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Cyprus

Cyprus aims to head back to international markets this month

By Constantinos Psillides
Cyprus could return to the international markets as early as the end of June, 18 months earlier than it was originally expected, Finance Minister Harris Georgiades said on Saturday.
“This is a very positive development for us. It’s a clear sign of trust towards our economy. Our liquidity will increase and we will be able to pull ourselves up,” Georgiades said, adding that the troika of lenders (European Commission, European Central Bank and the International Monetary Fund) has already green lighted this move.
Cyprus was shut out of international markets in May 2011 because of its oversized banks’ exposure to the Greek economy, and the lack of action to close fiscal gaps.
The administration sought an international bailout around two years later after burning through a €2.5 billion loan from Russia.
The island was granted a €10 billion bailout in March 2013 with an adjustment period of three years.
It did not expect to attempt a return to international markets before 2016 or late 2015.
Returning to the international markets is another step of good news. On May 30 the government decided to lift the last of domestic capital controls imposed right after the Eurogroup haircut while on May 15 the European Bank for Reconstruction and Development (EBDR) agreed to finance Cyprus. The island will benefit from EBRD operations until 2020 supporting the privatisation programme and assisting with corporate restructuring.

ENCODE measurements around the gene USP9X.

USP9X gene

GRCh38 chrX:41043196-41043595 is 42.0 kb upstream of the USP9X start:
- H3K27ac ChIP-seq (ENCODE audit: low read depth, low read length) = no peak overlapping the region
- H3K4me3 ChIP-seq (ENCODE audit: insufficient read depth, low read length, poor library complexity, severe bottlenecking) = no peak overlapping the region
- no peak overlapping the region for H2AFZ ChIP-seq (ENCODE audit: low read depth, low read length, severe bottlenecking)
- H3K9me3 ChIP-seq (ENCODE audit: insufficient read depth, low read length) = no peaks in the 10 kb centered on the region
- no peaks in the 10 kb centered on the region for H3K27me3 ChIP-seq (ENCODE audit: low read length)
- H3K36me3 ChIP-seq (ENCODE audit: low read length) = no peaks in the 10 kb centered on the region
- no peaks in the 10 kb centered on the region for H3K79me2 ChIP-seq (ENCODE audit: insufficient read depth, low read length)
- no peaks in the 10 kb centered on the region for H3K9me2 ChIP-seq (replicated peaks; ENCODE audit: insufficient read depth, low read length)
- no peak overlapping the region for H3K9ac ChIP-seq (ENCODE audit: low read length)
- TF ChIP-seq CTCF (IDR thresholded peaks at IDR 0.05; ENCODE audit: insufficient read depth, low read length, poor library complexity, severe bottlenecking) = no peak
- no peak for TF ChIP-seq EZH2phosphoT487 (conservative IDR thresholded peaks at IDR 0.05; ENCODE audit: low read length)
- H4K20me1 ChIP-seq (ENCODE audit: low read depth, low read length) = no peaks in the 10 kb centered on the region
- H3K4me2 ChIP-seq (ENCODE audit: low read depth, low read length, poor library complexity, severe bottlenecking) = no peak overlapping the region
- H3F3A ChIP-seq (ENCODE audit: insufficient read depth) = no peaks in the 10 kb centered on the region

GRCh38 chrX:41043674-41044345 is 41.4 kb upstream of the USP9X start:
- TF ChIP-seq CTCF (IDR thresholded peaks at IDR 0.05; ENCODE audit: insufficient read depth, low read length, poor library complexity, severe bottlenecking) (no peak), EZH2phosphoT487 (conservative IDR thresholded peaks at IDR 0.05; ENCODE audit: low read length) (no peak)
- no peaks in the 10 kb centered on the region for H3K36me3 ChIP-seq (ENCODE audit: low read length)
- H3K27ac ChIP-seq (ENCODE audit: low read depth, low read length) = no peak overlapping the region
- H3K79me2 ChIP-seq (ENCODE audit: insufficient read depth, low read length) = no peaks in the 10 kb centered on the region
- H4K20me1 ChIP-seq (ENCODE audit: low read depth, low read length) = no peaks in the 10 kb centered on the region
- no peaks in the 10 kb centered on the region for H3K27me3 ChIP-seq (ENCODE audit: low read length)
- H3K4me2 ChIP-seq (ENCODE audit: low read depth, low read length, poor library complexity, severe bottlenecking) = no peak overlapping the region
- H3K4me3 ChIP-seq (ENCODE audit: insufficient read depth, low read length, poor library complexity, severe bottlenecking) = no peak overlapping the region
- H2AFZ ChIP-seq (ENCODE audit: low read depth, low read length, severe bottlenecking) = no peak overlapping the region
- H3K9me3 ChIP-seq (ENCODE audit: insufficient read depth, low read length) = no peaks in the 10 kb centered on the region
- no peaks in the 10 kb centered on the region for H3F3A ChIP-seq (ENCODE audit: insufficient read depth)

Also, last month Cyprus’s 10-year bonds were trading at an interest rate below the symbolically important 7.0 per cent threshold, the lowest since June 2011.
Combined with the positive troika evaluation of the adjustment programme, the Finance Ministry, according to Georgiades, decided to risk the island’s re-entry to international markets.
The Finance Ministry aims at securing at least €500 million.
While Georgiades hails this as a very positive development, he had no illusions about the island’s financial situation. “This is not a magic solution. We cannot just wave our magic wand and then everything would be alright again. There is still a lot that we need to do,” he concluded.


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